Retention In Forresters research, IT was shown to use a wide range of employee retention tactics, from training (89 percent), formal performance management programs (89 percent), new hire orientations (69 percent) to individual career development plans (69 percent), formal leadership development (52 percent) and 360-degree feedback (46 percent).Roles and Skills The prioritized skill sets of 2007 hires included security (31 percent), project management (26 percent), network management (26 percent), infrastructure architecture (25 percent) and enterprise architecture and design skills (24 percent). Sixty percent intended to train workers in change management, 59 percent intended to do so in project management, 58 percent in service management and an equal number in business process skills and vendor and sourcing management. IT decision-makers said they were most likely to outsource legacy programming (23 percent), packaged application support (23 percent) and application maintenance management (18 percent) and most likely to contract out similar skills, though at lower percentages. Check out eWEEK.coms Careers Center for the latest news, analysis and commentary on careers for IT professionals.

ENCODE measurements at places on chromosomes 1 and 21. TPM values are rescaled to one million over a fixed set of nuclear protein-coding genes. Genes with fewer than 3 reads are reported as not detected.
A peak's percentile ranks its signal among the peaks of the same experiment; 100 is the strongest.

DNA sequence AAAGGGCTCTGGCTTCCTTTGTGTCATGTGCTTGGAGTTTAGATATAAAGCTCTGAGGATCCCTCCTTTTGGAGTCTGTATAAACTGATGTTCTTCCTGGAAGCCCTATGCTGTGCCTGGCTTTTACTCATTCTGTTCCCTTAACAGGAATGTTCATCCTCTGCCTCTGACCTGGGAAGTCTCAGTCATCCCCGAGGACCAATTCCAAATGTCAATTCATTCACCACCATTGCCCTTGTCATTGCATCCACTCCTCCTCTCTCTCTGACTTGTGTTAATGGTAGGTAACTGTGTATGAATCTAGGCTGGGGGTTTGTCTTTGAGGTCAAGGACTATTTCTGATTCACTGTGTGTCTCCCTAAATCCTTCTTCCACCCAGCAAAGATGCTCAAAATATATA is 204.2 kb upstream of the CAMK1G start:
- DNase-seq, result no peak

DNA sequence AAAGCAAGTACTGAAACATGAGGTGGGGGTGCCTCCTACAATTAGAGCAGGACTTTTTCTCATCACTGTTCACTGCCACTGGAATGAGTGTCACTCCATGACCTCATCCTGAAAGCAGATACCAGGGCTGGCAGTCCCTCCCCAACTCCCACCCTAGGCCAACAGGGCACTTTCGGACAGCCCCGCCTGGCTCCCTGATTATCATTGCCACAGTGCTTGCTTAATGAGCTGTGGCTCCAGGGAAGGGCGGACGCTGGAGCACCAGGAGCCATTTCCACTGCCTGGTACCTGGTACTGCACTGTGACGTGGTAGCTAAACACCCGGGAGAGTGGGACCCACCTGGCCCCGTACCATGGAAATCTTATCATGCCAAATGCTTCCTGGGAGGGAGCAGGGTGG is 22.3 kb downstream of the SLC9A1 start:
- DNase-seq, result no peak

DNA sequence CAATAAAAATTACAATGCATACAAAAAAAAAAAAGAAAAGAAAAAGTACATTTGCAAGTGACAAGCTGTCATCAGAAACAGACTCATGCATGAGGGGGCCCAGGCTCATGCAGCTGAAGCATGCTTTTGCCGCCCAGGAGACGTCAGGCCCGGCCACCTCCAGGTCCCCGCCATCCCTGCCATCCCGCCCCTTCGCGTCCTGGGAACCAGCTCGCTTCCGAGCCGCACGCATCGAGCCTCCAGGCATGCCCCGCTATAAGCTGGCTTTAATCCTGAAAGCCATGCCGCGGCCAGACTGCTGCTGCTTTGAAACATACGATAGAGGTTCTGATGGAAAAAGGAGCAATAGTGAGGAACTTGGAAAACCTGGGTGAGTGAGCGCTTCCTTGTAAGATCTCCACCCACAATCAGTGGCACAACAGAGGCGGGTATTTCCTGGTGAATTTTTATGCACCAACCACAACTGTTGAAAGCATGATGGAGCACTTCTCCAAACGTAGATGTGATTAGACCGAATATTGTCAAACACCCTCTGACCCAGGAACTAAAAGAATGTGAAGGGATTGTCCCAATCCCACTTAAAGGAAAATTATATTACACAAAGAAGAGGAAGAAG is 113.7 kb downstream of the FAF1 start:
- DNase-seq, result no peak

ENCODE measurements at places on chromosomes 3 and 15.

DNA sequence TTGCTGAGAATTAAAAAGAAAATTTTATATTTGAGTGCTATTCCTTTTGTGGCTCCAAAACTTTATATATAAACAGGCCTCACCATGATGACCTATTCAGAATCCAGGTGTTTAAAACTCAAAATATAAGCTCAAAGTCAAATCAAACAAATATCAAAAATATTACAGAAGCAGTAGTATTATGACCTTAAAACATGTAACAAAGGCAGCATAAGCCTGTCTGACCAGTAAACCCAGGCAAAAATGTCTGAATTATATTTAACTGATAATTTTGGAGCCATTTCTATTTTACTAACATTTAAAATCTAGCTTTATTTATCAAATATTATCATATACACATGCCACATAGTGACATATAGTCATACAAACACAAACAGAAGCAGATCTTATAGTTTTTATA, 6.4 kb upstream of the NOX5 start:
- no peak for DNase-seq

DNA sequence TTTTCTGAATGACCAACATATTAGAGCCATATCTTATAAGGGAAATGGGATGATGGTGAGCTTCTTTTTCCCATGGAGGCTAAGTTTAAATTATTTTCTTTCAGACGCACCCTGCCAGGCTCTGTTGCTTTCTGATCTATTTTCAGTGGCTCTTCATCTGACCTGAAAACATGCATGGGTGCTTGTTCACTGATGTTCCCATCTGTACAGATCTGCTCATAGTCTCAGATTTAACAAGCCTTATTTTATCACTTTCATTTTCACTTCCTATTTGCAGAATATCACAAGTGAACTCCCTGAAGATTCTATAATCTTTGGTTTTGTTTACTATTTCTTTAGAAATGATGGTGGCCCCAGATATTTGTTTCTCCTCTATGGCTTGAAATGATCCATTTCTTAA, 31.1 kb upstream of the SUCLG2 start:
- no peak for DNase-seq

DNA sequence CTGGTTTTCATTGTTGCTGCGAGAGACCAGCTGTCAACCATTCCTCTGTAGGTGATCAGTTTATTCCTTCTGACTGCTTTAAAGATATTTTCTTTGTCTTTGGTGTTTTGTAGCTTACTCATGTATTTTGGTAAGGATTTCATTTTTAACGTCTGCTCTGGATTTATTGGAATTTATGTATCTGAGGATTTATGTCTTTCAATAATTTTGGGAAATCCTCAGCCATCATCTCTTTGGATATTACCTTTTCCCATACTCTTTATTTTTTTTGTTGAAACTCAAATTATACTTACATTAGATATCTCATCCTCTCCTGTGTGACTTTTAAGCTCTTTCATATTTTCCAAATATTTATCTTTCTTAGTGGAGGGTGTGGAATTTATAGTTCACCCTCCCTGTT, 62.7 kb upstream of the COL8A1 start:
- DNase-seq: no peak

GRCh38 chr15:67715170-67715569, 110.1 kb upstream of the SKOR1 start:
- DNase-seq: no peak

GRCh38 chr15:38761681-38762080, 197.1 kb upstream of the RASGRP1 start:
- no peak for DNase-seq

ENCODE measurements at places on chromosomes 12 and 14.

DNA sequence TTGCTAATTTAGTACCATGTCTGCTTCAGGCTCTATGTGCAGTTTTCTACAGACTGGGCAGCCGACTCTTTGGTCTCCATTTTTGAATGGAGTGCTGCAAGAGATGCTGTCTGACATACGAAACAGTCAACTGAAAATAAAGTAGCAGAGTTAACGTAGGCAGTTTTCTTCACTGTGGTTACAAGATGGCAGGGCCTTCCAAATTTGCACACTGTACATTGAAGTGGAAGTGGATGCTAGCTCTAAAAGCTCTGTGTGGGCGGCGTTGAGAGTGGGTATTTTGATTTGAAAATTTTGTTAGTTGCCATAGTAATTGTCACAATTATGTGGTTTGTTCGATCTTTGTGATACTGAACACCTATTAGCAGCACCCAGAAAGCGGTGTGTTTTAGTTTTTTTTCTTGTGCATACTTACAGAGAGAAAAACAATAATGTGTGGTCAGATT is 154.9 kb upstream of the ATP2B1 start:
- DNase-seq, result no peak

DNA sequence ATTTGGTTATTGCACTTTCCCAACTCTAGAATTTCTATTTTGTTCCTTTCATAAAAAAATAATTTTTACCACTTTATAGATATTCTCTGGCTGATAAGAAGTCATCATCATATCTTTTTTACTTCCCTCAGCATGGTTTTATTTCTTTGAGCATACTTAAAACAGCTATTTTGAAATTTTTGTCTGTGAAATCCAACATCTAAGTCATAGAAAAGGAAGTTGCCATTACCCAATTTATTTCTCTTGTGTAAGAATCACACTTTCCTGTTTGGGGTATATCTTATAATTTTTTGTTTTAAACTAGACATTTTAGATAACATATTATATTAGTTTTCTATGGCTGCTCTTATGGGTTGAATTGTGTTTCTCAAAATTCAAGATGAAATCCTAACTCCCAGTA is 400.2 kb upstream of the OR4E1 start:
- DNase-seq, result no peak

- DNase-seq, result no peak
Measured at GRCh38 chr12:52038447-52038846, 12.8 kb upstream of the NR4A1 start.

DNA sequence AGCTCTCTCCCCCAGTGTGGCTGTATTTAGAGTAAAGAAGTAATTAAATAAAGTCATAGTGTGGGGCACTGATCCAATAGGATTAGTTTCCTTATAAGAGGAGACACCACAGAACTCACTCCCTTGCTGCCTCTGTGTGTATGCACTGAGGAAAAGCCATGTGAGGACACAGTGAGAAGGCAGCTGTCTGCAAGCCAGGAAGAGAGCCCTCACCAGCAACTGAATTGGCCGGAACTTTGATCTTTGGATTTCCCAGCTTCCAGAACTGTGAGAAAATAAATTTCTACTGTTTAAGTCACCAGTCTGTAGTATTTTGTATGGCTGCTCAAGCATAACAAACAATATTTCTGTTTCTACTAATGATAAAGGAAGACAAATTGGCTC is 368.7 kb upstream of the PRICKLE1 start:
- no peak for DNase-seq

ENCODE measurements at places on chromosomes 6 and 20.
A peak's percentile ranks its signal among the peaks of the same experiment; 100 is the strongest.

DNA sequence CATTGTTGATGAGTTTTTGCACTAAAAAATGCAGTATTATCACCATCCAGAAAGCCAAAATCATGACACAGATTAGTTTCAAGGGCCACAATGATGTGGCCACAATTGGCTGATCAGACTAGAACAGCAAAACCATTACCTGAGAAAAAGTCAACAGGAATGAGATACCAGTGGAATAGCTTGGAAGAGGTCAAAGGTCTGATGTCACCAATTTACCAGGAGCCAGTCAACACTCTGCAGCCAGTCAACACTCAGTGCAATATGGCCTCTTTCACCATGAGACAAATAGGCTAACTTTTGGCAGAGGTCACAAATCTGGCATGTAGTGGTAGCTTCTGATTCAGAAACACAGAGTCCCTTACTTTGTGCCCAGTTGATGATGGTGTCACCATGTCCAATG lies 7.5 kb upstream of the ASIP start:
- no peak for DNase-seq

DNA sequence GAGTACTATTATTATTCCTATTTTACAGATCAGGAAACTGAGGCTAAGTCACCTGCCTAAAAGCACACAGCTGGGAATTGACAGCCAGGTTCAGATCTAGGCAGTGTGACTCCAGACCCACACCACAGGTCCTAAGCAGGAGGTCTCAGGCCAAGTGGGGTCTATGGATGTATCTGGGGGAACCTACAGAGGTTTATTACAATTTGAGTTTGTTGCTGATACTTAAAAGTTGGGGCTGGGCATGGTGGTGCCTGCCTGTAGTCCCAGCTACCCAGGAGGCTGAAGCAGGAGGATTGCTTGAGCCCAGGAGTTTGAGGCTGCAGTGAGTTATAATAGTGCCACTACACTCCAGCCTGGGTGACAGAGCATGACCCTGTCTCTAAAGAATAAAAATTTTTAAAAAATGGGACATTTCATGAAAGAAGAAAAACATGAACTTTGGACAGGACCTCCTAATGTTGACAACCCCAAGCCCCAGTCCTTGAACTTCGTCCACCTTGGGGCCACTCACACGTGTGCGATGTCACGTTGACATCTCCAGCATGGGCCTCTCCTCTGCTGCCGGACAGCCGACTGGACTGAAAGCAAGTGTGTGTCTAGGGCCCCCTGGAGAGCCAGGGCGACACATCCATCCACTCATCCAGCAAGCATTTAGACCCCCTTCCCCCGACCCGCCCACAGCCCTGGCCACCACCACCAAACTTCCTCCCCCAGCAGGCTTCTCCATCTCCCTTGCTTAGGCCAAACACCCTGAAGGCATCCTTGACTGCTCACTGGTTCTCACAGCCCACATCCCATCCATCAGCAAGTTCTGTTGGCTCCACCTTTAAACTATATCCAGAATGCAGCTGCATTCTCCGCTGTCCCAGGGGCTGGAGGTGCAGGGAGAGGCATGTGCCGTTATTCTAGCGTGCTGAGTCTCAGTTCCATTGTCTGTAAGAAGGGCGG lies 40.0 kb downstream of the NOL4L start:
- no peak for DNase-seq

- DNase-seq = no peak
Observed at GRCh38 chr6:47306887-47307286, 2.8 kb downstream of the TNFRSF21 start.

However, they found that for the retention programs to be effective, the tactics needed to be integrated into larger talent management strategies including dual career paths, tying rotation into promotions along these paths, correlating training with skill gaps at each path level and identifying key performers along the path and targeting them for succession planning.